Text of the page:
However I do think it’s important for scientists, and anyone assessing scientific theories, to be able to put on the instrumentalist cap from time to time, to conservatively assess which parts of a theory are actually predictive, and which may just be speculative baggage.
But here’s the thing. Often what we’re really talking about here is the difference between the raw mathematics of a theory, and its language description, including the metaphors and analogies we use to understand it. The idea is that the mathematics might be right, but the rest wrong.
But the language part of a theory is a description of a mental understanding of what’s happening. That understanding is a model we build in our brains, a neural firing pattern that may or may not be isomorphic with patterns in the world. And as I’ve discussed in my consciousness posts, the model building mechanism evolved for an adaptive purpose: to make predictions.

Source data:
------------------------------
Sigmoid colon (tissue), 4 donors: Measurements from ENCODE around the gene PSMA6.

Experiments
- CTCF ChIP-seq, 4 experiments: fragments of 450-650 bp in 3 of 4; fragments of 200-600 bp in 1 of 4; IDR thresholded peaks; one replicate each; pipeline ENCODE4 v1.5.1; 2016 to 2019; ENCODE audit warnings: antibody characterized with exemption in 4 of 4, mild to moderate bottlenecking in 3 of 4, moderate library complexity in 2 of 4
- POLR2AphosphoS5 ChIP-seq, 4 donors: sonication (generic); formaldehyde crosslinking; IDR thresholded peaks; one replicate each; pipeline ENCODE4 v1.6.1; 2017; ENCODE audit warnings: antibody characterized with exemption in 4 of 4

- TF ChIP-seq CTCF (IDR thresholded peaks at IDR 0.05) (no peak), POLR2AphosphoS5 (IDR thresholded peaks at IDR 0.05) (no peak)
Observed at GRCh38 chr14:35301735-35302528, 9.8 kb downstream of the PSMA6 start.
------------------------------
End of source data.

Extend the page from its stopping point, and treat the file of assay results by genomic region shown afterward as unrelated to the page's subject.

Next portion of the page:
In other words, the language description of a theory is itself a predictive model. Its predictions may not be as precise as the mathematical portions, they may not be currently testable in the same manner as the mathematics (assuming those mathematics are actually testable; I’m looking at you string theorists), but it will still make predictions.
Using the Ptolemy example above, the language model did make predictions. It’s just that many of its predictions couldn’t be tested until the availability of telescopes. Once they could, the Ptolemy model quickly fell from favor. (At least it was quick on historical time scales. It wasn’t quick enough to avoid making Galileo’s final years miserable.) As many have pointed out, it wasn’t that Copernicus’ model made precisely right predictions, but it was far less wrong than Ptolemy’s.